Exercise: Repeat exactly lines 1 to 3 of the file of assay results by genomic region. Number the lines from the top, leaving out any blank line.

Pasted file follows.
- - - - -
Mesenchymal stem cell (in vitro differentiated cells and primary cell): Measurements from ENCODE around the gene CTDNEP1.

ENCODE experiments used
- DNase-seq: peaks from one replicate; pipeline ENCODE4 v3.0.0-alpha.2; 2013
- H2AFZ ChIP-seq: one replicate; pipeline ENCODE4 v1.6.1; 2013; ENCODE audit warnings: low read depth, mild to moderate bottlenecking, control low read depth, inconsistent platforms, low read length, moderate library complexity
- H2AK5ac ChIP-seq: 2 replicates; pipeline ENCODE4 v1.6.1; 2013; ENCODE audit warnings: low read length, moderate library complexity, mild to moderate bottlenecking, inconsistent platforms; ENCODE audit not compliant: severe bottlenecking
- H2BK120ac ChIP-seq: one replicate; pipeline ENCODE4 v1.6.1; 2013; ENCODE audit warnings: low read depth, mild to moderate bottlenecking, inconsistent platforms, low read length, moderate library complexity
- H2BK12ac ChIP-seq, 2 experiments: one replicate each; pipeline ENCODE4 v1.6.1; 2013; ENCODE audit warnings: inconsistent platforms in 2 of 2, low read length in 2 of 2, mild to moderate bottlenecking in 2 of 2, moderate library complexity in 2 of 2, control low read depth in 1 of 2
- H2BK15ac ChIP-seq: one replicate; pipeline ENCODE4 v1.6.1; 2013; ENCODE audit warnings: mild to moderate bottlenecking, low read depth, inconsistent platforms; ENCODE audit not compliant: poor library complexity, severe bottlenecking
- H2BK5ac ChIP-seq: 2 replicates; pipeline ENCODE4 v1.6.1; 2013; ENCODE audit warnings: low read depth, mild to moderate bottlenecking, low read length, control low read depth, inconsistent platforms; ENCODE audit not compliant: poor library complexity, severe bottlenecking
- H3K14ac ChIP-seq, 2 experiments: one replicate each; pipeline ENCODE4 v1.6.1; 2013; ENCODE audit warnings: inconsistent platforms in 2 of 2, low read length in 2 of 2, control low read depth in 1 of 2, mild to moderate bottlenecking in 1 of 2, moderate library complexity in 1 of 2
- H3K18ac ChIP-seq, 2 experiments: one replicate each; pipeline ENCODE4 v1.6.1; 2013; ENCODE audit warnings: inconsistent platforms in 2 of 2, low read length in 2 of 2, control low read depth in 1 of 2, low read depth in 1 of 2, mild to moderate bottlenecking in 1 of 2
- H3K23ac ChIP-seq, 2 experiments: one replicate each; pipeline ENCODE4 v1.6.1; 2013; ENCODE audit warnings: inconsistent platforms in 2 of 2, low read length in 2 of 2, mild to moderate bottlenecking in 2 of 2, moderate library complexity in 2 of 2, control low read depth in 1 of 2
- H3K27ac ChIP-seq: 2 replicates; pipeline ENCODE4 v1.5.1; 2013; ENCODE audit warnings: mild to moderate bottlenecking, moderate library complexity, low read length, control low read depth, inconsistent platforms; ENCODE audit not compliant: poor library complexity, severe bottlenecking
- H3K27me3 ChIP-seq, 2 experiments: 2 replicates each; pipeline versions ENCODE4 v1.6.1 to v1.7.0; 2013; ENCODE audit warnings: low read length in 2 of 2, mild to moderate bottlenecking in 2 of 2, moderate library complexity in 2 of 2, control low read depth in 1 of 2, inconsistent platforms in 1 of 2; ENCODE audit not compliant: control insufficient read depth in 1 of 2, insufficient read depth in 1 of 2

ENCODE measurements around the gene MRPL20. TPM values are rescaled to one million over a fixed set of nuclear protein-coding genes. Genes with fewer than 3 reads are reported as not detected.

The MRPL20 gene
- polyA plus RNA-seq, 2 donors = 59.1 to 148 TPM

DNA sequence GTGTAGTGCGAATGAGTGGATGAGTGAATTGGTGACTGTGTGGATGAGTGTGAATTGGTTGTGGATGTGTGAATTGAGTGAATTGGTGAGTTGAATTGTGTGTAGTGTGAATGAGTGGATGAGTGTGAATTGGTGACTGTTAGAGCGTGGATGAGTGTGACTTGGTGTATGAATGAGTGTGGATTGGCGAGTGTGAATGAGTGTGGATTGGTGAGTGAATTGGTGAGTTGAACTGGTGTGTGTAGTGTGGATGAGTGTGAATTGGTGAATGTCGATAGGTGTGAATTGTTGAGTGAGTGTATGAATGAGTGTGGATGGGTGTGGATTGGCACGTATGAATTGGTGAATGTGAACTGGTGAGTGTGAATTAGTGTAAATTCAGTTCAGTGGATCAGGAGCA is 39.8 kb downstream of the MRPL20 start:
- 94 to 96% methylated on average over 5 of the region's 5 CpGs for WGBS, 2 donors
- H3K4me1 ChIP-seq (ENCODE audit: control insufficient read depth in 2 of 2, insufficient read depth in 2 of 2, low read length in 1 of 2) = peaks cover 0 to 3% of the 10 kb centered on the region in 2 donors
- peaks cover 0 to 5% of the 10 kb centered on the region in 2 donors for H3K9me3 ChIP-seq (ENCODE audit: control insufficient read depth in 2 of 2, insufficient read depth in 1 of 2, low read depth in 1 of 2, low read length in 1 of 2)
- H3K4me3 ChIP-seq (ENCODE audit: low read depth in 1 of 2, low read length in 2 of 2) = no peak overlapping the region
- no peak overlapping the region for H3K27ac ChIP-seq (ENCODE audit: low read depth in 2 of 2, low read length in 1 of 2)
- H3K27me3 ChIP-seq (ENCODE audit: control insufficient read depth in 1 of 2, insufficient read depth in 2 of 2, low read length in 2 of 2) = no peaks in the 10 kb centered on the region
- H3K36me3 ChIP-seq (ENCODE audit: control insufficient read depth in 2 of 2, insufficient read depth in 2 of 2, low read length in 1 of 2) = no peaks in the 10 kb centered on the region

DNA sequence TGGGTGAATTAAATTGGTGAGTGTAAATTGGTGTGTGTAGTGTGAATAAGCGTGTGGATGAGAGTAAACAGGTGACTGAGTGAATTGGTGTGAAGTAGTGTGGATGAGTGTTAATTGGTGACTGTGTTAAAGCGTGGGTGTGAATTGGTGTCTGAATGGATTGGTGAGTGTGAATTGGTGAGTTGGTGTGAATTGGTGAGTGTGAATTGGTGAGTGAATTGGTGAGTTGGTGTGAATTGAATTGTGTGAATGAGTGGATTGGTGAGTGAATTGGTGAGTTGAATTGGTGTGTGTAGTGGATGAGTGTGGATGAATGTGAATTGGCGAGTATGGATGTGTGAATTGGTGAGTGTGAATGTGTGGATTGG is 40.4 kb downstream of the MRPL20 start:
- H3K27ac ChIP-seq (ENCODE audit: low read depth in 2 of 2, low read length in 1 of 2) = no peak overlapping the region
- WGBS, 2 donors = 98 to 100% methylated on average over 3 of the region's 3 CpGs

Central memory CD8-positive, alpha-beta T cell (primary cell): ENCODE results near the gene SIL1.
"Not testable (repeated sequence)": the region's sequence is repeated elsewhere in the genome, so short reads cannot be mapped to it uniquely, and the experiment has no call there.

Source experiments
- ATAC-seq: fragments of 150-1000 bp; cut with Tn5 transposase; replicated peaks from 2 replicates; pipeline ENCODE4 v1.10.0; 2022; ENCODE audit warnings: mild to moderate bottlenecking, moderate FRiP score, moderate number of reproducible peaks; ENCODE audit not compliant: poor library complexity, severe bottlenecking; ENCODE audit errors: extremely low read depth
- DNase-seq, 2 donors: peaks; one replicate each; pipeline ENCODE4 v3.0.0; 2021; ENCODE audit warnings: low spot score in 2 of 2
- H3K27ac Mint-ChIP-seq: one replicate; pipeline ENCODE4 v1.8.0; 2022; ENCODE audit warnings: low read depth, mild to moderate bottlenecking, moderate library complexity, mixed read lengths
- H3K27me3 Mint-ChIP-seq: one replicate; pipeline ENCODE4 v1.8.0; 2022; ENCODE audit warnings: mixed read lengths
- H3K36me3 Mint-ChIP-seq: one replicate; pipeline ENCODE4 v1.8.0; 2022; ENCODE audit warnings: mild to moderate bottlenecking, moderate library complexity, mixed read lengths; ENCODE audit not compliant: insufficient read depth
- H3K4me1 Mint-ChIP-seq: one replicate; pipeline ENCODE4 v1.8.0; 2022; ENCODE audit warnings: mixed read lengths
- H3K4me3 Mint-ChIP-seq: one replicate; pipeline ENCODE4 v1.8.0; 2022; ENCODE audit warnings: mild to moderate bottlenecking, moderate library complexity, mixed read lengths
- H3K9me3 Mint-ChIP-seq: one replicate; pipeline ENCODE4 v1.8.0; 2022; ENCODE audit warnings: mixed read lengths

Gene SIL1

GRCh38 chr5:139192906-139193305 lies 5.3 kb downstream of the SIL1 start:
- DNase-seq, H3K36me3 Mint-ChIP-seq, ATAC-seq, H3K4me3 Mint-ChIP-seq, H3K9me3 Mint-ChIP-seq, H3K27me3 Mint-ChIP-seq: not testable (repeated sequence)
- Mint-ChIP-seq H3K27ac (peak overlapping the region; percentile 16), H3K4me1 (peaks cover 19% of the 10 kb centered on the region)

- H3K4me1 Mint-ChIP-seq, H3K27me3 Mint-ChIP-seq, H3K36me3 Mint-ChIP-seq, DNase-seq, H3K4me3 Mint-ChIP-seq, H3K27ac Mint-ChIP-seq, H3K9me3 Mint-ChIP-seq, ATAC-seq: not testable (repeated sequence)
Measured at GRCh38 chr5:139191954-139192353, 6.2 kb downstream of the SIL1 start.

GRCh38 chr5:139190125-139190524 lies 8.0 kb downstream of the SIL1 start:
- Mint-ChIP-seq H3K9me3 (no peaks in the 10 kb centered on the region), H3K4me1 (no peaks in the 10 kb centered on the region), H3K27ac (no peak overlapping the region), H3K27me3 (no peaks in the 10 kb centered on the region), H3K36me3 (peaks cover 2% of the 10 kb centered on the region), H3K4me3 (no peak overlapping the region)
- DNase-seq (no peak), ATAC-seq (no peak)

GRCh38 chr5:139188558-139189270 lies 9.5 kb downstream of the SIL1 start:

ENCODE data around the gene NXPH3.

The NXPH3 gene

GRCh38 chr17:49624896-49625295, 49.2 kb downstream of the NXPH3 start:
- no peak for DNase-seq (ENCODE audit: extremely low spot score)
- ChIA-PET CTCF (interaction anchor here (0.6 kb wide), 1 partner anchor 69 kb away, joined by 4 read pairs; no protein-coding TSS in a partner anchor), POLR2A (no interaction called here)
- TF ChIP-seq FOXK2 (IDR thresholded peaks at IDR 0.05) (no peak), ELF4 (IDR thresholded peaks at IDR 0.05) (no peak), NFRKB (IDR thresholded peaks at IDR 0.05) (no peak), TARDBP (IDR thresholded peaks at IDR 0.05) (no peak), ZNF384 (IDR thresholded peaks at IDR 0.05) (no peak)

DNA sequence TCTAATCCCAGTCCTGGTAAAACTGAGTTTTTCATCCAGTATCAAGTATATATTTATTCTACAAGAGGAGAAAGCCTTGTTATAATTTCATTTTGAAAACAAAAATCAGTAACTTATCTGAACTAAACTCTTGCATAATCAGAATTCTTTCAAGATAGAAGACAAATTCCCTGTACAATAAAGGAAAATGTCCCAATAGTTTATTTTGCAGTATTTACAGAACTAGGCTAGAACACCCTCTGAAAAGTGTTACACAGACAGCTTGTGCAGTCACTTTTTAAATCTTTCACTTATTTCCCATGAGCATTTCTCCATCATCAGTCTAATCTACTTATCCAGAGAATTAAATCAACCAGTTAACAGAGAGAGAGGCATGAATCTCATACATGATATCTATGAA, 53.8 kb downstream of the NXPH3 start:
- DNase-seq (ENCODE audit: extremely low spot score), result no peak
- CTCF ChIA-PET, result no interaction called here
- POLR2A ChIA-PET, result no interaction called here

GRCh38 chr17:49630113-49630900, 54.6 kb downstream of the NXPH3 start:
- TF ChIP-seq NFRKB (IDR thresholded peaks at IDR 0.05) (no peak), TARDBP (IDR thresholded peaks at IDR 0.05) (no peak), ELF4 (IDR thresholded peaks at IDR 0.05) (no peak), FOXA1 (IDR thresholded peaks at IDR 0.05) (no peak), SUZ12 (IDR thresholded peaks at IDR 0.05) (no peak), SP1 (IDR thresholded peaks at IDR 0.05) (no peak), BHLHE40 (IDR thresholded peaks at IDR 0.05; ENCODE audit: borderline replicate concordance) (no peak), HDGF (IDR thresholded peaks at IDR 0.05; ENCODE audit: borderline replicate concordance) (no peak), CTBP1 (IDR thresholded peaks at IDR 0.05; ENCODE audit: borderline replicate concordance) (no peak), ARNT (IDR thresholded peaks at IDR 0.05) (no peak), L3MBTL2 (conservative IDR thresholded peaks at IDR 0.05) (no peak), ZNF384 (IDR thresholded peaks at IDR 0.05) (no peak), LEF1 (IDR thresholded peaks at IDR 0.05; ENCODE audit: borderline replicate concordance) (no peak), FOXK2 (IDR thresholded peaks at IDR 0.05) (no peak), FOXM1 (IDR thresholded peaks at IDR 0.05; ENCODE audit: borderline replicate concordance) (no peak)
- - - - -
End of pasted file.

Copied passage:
Mesenchymal stem cell (in vitro differentiated cells and primary cell): Measurements from ENCODE around the gene CTDNEP1.

ENCODE experiments used
- DNase-seq: peaks from one replicate; pipeline ENCODE4 v3.0.0-alpha.2; 2013